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The Complete Aristotle

by Aristotle

Aristotle (384–322 BCE) was a Greek philosopher and student of Plato who stunningly changed the course of Western philosophy. He has gone down in history as one of the greatest philosophers of all time. Cicero,...

Mysticism and Logic and Other Essays

by Bertrand Russell

Essays on philosophy, religion, science, and mathematics.

Mrs Dalloway

by Virginia Woolf

Mrs Dalloway (published on 14 May 1925) is a novel by Virginia Woolf that details a day in the life of Clarissa Dalloway in post-World War I England. Mrs Dalloway continues to be one of Woolf's best-known novels....

The Wind in the Willows

by Kenneth Grahame

The Wind in the Willows is a classic of children's literature by Kenneth Grahame, first published in 1908. Alternately slow moving and fast paced, it focuses on four anthropomorphised animal characters in a...

The Arabian Nights

by Andrew Lang

One Thousand and One Nights is a collection of stories collected over many centuries by various authors, translators and scholars in various countries across the Middle East and South Asia. These collections...

The Dunwich Horror

by Howard Phillips Lovecraft

In H.P. Lovecraft’s, "The Dunwich Horror", we are told the story of Wilbur Whateley, the son of a deformed albino mother and an unknown father (alluded to in passing by the mad Old Whateley as "Yog-Sothoth"),...

The Book of Dragons

by Edith Nesbit

Eight madcap tales of unpredictable dragons — including one made of ice, another that takes refuge in the General Post Office, and a fire-breathing monster that flies out of an enchanted book and eats an entire...

Anna Karenina

by Lev Nikolayevich Tolstoy

Anna Karenina tells of the doomed love affair between the sensuous and rebellious Anna and the dashing officer, Count Vronsky. Tragedy unfolds as Anna rejects her passionless marriage and must endure the hypocrisies...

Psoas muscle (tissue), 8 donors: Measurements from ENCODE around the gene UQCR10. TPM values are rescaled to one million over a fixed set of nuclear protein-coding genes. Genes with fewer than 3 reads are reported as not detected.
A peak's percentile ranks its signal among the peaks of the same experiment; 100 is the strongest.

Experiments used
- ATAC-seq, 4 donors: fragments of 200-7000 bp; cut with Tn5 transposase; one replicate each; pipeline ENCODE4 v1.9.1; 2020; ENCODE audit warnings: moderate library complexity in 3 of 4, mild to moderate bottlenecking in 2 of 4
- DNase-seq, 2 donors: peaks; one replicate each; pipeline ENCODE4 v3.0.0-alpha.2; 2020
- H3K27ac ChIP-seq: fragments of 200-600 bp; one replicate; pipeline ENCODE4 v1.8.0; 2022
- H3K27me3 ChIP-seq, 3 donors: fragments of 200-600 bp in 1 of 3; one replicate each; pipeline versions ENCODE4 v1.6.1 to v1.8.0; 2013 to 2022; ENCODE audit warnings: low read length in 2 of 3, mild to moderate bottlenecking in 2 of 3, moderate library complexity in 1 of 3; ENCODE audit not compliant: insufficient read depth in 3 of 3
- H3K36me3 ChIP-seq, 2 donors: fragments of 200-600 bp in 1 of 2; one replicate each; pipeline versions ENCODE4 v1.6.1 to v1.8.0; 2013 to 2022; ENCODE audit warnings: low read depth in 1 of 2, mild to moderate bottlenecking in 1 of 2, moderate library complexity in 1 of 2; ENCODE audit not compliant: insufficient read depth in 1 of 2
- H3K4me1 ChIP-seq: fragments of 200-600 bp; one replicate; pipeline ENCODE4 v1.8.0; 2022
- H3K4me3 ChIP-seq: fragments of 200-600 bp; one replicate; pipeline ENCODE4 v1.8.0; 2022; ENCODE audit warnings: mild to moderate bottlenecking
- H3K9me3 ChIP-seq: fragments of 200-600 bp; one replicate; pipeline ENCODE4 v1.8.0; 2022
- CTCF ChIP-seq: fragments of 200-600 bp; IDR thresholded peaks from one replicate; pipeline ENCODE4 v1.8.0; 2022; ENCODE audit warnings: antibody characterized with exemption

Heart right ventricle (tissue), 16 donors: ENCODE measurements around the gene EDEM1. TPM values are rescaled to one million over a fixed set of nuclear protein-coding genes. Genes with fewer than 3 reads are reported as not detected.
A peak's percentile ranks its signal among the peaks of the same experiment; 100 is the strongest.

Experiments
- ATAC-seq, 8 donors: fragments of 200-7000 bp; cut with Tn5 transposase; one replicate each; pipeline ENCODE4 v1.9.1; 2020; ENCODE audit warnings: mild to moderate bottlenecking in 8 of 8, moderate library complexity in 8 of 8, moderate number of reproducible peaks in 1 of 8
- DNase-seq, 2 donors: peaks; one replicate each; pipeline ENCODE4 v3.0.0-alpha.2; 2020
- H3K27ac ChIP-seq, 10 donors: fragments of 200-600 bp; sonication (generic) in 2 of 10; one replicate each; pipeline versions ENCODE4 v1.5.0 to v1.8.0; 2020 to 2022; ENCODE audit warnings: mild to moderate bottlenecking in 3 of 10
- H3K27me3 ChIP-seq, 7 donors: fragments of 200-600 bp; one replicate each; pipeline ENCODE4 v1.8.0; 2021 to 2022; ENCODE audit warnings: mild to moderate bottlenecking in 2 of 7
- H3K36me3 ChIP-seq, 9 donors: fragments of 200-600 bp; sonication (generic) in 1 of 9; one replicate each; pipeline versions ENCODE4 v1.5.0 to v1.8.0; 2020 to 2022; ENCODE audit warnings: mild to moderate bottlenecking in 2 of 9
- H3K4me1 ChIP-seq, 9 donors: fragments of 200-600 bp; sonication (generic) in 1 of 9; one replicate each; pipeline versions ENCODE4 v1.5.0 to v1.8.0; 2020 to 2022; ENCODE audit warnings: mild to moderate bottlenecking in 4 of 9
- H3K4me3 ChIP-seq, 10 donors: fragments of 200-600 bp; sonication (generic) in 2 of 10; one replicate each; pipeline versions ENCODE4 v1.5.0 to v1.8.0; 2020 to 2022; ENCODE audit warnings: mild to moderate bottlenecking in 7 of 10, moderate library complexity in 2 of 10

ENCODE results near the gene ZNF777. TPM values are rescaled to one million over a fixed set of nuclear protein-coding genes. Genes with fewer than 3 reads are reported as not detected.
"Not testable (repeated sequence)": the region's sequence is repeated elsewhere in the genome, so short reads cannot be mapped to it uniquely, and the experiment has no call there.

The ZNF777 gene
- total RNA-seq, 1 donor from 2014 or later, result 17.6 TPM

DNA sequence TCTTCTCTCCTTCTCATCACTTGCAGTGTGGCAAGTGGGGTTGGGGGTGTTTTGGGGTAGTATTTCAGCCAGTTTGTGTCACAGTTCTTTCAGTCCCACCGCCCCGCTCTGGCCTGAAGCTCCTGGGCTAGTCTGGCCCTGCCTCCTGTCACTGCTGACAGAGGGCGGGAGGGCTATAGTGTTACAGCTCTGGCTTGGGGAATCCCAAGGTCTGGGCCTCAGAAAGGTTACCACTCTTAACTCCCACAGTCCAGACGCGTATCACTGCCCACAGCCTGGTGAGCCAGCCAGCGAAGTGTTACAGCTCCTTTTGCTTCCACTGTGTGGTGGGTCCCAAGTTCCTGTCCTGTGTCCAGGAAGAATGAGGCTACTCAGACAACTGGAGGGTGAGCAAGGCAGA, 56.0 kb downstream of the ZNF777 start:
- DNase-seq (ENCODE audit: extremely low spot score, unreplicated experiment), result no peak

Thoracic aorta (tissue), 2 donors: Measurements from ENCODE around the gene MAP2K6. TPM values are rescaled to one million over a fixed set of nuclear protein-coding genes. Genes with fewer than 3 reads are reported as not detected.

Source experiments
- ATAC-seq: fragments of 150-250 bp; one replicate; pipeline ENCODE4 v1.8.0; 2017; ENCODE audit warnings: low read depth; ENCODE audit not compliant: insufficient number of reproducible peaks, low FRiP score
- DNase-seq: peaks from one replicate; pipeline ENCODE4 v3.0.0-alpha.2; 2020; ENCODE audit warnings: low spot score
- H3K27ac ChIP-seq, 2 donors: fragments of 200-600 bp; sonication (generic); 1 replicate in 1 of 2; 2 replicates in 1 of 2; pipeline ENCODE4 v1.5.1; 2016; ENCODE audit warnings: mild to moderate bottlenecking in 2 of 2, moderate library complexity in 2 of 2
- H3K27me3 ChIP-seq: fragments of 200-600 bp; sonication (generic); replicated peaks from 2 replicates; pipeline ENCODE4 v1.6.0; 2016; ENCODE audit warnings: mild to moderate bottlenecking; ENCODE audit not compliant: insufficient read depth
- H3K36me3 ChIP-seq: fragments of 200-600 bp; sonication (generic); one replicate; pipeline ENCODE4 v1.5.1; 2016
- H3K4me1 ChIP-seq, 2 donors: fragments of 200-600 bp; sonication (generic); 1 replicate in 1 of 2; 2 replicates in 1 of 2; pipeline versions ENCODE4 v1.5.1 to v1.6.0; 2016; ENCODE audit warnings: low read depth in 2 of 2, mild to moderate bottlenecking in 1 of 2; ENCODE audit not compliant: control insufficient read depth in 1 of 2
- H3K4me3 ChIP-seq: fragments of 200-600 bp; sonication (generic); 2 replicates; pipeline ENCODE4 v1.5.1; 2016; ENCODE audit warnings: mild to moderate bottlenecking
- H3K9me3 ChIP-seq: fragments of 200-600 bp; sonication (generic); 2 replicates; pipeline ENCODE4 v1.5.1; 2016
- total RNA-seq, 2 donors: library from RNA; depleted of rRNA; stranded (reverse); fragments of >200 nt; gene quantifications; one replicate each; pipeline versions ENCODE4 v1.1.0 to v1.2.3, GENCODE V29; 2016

Anne of Avonlea

Anne Shirley Series #2

by Lucy Maud Montgomery

Following Anne of Green Gables (1908), the book covers the second chapter in the life of Anne Shirley. This book follows Anne from the age of 16 to 18, during the two years that she teaches at Avonlea school....

Through the Looking Glass (And What Alice Found There)

by Lewis Carroll

Through the Looking-Glass, and What Alice Found There (1871) is a work of children's literature by Lewis Carroll (Charles Lutwidge Dodgson), generally categorized as literary nonsense. It is the sequel to Alice's...

Great Astronomers: Isaac Newton

by Robert Stawell Ball

Sir Isaac Newton (1642–1726) was an English physicist, mathematician, astronomer, natural philosopher, alchemist and theologian who has been considered by many to be the greatest and most influential scientist...

Manifesto of the Communist Party

by Karl Marx & Friedrich Engels

Manifesto of the Communist Party (German: Manifest der Kommunistischen Partei), often referred to as The Communist Manifesto, was first published on February 21, 1848, and is one of the world's most influential...

The New Testament, King James Version

by Anonymous

The Authorized King James Version is an English translation of the Christian Bible began in 1604 and completed in 1611 by the Church of England. A primary concern of the translators was to produce a Bible that...

Persuasion

by Jane Austen

The final novel by the acclaimed writer places heroine Anne Elliot, a woman of integrity and deep emotion, against the brutality and hypocrisy of Regency England.

In a Grove

by Ryūnosuke Akutagawa

"In a Grove" is an early modernist short story consisting of seven varying accounts of the murder of a samurai, Kanazawa no Takehiro, whose corpse has been found in a bamboo forest near Kyoto. Each section simultaneously...

Symposium

by Plato

The Symposium (Ancient Greek: Συμπόσιον) is a philosophical dialogue written by Plato sometime after 385 BC. It is a discussion on the nature of love, taking the form of a group of speeches, both satirical...

Oblomov

by Ivan Aleksandrovich Goncharov

Oblomov is the best known novel by Russian writer Ivan Goncharov, first published in 1859. Oblomov is also the central character of the novel, often seen as the ultimate incarnation of the superfluous man, a...

To the Lighthouse

by Virginia Woolf

To the Lighthouse (5 May 1927) is a novel by Virginia Woolf. A landmark novel of high modernism, the text, centering on the Ramsay family and their visits to the Isle of Skye in Scotland between 1910 and 1920,...

Herland

by Charlotte Perkins Gilman

Herland is a utopian novel from 1915, written by feminist Charlotte Perkins Gilman. The book describes an isolated society composed entirely of women who reproduce via parthenogenesis (asexual reproduction)....

American Fairy Tales

by Lyman Frank Baum

12 Fairy Tales from the author of the Wizard of Oz series of books. Inspired by Lang and the Brothers Grimm, Baum sought to create an American type of fairy tales, avoiding the usual violence and roman often...